George Couros: Why School Administrators Should Embrace the Social Web


By encouraging administrators to become learner-leaders, to use social media to connect with each other, share best practices and experiment, Canadian school principal George Couros is leading by example, exhortation, and instigation the people who are supposed to be leading our schools into the future. He created and regularly contributes to the website that serves as an online gathering place especially for school principals, Connected Principals, and has blogged in detail about why and how school administrators should be using social media in practical ways in their schools — linking in this one compendium post to

The Challenge of Teaching Networked Writing


In my last post I wrote about what Derek Mueller calls the “digital underlife,” the writing practices of students that fall below the radar of classroom practice, but which are crucial ways in which these students practice literacy. In that post I argued that it is important for teachers to acknowledge the ways in which our students actually write and encourage them to think of themselves as writers. Yet doing so doesn’t answer another crucial question: how does this writing fit into our instruction? For a sense of perspective, it is worth noting that this is a

Should We Fear Children Accessing Facebook?


In recent months, there has been an intense media and policy vortex surrounding the questions of when and how children – especially those under 13 – should gain access to popular online sites like Facebook. The outcome of these cultural and political conversations will have a profound effect on key components of connected learning from values such as full participation and social connection to activities that are peer-supported, interest-powered, and openly networked. The focus on age as a metric for assessing the appropriateness of children’s online interactions primarily comes from several historical sources, including alcohol and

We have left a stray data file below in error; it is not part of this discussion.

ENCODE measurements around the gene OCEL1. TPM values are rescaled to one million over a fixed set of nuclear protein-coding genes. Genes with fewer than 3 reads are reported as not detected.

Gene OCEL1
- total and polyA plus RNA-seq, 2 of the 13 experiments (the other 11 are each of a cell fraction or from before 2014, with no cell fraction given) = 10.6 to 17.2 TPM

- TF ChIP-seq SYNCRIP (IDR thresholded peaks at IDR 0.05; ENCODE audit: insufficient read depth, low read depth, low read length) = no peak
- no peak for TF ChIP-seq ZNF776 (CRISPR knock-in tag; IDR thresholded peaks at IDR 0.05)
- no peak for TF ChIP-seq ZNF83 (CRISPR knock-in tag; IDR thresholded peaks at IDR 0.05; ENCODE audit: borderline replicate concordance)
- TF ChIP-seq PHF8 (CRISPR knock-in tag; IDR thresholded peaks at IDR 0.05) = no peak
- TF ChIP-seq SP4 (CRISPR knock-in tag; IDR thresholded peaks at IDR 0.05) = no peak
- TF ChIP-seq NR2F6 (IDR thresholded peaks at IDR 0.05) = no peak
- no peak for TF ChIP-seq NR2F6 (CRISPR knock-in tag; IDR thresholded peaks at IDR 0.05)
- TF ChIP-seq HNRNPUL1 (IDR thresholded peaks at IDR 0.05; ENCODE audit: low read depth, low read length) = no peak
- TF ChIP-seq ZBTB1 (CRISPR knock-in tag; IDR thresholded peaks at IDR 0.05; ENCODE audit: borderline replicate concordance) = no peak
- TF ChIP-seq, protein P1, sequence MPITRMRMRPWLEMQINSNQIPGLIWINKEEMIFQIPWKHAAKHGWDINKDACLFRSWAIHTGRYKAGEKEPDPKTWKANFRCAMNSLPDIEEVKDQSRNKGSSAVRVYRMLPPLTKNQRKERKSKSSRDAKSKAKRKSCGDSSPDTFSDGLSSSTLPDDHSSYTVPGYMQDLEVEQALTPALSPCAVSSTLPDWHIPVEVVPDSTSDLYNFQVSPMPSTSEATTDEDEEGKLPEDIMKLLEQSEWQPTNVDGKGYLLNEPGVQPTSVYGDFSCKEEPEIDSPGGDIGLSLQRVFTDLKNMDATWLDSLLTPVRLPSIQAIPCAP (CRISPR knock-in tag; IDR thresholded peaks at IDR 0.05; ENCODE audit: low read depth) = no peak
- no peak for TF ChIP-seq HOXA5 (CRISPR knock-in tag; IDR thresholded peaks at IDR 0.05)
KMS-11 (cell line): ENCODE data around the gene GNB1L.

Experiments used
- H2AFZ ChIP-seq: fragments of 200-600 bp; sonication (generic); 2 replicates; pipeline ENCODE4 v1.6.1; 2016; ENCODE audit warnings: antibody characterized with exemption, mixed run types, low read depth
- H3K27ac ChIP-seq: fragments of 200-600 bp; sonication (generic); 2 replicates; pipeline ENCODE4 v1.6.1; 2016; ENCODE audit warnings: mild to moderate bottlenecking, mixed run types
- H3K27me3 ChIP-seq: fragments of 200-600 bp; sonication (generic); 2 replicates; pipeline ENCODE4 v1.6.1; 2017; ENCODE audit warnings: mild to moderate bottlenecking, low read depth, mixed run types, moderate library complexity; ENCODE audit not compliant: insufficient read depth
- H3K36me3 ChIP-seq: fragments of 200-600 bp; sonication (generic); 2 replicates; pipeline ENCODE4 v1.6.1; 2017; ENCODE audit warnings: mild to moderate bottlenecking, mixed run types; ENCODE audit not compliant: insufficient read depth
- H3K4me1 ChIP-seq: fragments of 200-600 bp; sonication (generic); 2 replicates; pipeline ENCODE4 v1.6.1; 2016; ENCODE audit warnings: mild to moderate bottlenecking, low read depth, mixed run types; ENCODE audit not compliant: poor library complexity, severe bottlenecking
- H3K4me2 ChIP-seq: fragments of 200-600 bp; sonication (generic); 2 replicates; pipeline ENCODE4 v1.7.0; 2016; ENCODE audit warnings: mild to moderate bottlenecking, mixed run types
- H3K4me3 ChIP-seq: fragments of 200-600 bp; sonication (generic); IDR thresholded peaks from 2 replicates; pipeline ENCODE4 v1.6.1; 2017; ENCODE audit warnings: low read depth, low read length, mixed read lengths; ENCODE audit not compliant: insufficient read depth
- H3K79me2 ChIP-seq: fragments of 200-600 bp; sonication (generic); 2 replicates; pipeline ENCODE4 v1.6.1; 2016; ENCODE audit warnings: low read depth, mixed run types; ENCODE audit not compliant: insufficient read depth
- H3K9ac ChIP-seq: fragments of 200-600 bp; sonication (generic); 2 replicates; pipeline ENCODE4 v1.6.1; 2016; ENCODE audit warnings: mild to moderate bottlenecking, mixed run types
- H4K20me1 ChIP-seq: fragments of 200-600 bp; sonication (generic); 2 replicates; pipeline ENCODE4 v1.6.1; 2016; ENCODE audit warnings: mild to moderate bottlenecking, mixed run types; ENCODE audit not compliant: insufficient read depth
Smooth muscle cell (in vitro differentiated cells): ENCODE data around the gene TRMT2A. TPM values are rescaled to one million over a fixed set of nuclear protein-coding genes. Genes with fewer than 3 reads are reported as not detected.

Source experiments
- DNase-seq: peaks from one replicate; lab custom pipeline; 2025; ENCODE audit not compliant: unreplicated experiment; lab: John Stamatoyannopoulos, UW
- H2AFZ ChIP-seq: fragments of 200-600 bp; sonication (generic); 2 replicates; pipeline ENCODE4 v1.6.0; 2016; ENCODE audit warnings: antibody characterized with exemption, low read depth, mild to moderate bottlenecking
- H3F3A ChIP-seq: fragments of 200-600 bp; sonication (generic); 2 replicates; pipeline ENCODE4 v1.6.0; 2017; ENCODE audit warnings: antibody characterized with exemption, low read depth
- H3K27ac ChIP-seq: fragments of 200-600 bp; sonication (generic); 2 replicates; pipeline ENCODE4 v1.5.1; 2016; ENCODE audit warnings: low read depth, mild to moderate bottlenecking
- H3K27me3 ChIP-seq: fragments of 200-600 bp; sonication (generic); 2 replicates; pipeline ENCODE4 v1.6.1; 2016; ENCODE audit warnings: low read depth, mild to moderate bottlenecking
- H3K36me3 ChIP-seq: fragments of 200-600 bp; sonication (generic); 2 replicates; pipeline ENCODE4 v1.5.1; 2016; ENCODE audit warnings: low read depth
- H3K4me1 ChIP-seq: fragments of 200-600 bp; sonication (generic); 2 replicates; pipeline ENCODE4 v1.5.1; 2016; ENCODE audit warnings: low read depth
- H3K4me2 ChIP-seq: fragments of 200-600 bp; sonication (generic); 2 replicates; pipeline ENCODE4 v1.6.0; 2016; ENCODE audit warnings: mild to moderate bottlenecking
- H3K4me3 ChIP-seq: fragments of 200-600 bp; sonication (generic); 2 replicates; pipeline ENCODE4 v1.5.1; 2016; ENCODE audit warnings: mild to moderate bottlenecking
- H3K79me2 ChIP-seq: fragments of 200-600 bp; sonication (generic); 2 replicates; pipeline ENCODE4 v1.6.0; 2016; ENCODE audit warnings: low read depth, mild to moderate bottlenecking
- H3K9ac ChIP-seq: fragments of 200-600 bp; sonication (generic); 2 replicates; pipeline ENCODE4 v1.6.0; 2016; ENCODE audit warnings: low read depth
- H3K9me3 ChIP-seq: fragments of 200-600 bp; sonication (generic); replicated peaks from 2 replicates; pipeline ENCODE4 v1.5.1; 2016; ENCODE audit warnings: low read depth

On the Importance of Webmaking


I’ve come to realize over the last couple of years just how important the Open Web is for online innovation. It’s a standards-based platform that allows anyone to use relatively low-cost technologies to connect things and people together in new ways. It’s radical in its egalitarian, open, and democratic approach. But it’s under threat. When Steve Jobs announced the original iPhone only five years ago in 2007 he emphasized the importance of getting Web browsing right on a mobile device. Hot on the heels of the announcement, of course, came the wildly successful App Store. A

A Vision for Learning Designed by Youth for Youth: Notice. Dream. Connect. Do. Be.


The basics as defined by school is a very limited and restrictive set of skills. The word basic is often referred to as essential. Essential translates to absolutely necessary or extremely important. This mindset calls our publicly prescribed school basics into question. If we see something as basic it should by its nature show up as we live…no? We have a vision for an approach to learning that eradicates the standardization perpetuated in public education. The “we” is youth from the innovation lab in Thompson School District in Loveland, CO, who have just finished year two